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Water storage changes considered for Cowichan weir

Cowichan residents are meeting with government officials today in an effort to come up with a plan to improve flows in the Cowichan River.
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Low water levels beneath the Catalyst Paper-operated weir at Cowichan Lake left chinook salmon unable to swim to spawning grounds in 2012.

Cowichan residents are meeting with government officials today in an effort to come up with a plan to improve flows in the Cowichan River.

The aim is to avert a crisis like the one that occurred last year, when low water levels left chinook salmon stuck in the estuary — where they were easy dinner for hungry sea lions — and unable to swim to spawning grounds.

In fall, the river almost ran dry and salmon had to be trucked upstream.

Local frustrations grew as the provincial government insisted on sticking to strict rules governing the amount of water held back by a weir at the junction of Cowichan Lake and the Cowichan River, where the water licence is held by Catalyst Paper. Because of those rules, water spilled over the weir, instead of being stored, until August.

The man trying to find a balance at today’s meeting is Bryan Symonds, deputy comptroller of water rights for the Forests, Lands and Natural Resource Operations Ministry.

“I will be the person who makes the decision,” he said.

“Last year there was some concern about the flows in the Cowichan River and the impact that was having on chinook, so we’re taking a look at changing the way it’s operated.”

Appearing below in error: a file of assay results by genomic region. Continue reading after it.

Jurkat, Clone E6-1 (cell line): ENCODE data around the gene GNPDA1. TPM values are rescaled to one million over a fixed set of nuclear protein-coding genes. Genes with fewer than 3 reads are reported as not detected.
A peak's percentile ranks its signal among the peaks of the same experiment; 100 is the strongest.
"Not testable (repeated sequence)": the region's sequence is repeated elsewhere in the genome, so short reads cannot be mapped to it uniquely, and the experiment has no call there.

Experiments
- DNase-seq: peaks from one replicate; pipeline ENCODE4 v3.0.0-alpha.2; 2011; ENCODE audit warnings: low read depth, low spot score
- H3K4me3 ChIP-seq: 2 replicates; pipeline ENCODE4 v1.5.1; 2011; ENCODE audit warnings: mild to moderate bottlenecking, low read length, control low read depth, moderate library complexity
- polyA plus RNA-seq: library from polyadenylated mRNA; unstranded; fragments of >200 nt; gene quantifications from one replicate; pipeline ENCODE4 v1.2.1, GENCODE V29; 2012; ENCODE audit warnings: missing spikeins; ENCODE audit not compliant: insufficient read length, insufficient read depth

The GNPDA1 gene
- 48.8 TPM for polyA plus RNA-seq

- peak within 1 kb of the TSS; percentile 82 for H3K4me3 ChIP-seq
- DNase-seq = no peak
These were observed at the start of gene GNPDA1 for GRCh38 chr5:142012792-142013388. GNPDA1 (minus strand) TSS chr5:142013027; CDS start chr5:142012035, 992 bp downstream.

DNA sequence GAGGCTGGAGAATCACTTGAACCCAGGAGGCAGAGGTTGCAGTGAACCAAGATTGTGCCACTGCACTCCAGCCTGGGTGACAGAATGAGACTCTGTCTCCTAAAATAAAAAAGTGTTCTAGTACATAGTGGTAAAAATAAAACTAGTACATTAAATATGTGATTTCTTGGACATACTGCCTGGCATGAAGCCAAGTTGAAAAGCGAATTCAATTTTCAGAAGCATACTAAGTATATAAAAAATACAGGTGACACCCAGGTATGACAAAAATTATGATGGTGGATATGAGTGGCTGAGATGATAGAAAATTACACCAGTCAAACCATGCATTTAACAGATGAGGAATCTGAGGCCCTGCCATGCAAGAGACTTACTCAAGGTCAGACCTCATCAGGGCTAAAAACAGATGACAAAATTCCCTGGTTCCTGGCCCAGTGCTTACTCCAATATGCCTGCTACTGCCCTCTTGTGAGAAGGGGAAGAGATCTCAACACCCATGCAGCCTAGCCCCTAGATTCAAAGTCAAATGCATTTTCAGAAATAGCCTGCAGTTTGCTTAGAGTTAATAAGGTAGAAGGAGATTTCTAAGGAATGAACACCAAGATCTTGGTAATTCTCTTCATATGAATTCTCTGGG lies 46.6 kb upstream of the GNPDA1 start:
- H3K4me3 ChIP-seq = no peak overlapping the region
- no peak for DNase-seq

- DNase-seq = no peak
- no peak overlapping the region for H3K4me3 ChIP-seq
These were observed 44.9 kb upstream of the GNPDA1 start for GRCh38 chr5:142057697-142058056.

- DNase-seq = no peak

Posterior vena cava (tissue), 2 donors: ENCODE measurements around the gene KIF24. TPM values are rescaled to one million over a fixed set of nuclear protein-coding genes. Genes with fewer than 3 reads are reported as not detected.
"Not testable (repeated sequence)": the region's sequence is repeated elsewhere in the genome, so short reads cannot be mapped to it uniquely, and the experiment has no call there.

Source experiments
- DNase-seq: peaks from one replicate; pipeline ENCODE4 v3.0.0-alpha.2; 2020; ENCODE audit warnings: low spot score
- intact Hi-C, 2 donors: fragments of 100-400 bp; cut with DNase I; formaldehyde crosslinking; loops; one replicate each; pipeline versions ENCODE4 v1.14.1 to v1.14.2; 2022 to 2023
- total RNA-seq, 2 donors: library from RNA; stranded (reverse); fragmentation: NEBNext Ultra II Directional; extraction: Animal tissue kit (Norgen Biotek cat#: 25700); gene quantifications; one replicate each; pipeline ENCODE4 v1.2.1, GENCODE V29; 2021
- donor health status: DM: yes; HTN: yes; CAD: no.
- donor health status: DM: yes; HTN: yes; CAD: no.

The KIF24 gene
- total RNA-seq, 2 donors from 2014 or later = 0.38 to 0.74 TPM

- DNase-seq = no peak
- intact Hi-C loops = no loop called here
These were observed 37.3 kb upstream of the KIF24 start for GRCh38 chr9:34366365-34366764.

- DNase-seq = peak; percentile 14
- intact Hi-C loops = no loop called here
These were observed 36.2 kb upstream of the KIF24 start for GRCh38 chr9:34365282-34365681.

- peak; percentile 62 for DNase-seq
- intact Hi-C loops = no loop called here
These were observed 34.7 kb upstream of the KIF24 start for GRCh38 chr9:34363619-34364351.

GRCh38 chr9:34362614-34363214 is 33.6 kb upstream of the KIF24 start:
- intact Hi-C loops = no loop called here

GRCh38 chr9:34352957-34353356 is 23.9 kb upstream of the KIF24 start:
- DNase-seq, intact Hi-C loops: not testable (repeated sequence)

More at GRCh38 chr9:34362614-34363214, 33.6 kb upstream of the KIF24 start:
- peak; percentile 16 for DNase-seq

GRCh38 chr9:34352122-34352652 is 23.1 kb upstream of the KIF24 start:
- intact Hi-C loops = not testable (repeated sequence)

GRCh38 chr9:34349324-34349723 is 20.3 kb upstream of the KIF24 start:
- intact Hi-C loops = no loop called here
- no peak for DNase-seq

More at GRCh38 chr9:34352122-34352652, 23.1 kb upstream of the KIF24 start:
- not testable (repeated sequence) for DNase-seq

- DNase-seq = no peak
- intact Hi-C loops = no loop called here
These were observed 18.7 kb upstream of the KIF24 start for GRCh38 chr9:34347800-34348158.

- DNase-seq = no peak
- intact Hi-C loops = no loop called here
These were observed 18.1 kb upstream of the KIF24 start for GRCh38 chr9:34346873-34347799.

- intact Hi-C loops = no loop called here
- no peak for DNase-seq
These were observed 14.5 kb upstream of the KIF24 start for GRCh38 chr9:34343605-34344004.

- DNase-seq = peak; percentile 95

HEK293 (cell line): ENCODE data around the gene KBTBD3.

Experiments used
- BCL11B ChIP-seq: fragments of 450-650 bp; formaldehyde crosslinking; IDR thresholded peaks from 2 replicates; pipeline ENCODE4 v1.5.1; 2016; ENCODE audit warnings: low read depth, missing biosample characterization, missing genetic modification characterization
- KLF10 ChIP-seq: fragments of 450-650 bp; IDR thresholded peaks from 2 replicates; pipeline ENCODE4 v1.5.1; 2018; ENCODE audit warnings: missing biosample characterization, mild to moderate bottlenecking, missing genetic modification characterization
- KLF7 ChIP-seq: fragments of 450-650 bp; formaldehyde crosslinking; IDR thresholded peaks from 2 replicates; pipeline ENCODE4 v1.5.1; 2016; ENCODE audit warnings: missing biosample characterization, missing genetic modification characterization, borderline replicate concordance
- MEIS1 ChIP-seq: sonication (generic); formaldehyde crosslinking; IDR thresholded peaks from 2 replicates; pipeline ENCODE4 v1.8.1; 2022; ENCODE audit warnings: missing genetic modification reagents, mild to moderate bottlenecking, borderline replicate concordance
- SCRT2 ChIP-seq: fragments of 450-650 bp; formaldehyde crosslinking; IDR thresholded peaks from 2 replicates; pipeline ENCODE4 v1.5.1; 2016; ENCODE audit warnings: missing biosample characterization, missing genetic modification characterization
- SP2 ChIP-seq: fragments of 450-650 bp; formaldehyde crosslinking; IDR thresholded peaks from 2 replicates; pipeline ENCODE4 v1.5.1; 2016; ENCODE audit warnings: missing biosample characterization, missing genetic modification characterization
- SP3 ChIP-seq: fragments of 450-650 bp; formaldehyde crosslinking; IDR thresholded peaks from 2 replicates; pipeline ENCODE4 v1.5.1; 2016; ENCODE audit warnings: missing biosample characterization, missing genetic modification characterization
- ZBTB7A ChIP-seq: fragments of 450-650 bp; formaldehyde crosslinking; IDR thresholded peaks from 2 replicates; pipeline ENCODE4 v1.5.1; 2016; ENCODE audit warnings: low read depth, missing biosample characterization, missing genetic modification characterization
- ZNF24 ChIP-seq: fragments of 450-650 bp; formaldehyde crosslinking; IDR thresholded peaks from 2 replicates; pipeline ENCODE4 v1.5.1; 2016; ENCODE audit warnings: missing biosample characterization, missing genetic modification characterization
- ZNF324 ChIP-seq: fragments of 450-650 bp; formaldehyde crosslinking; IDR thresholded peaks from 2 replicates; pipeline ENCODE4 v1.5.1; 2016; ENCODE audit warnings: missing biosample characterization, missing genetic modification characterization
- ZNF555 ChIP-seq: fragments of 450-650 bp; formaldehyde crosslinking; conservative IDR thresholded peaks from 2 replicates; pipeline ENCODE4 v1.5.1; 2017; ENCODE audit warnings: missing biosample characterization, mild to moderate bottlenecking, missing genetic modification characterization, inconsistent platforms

Two options are being considered, Symonds said.

The first would see Cowichan Lake water levels held at 20 centimetres above the current June and July levels, at the top of the weir, until July 9, when water releases would start.

The second option would be to leave the storage levels as they are and delay the lake drawdown until the end of July.

“The Department of Fisheries and Oceans has a desire to see additional storage, but there may be those who have a different opinion,” Symonds said.

Some lakefront property owners are concerned about loss of beachfront if lake levels rise.

Written comments on the proposed changes will be accepted until April 5 and a decision is likely in early May.

The process will allow people to give their opinions, said Symonds, who said he does not currently have a preference.

However, the province is not prepared to take out a water storage licence, a bone of contention last year.

Cowichan Valley Regional District and other groups say water flow is a conservation issue and should be the responsibility of the province.

“The province has been very clear we are not looking at taking out a licence. We don’t typically do that,” Symonds said.

Catalyst has said it is not willing to take out another storage licence, and no applications have yet been received from other groups, Symonds said.

Rodger Hunter, Cowichan Watershed Board co-ordinator, said the permanent solution is raising the weir — and that, he said, should be a government responsibility.

“It’s a public benefit. We’re talking about a very important salmon run,” he said. “It’s clear that, wherever we can get some headwater storage, that’s important.”

The meeting will start at 10 a.m. at Lake Cowichan Centennial Hall, 311 South Shore Rd. For more information, go to env.gov.bc.ca/wsd/cowichan.html.

jlavoie@timescolonist.com

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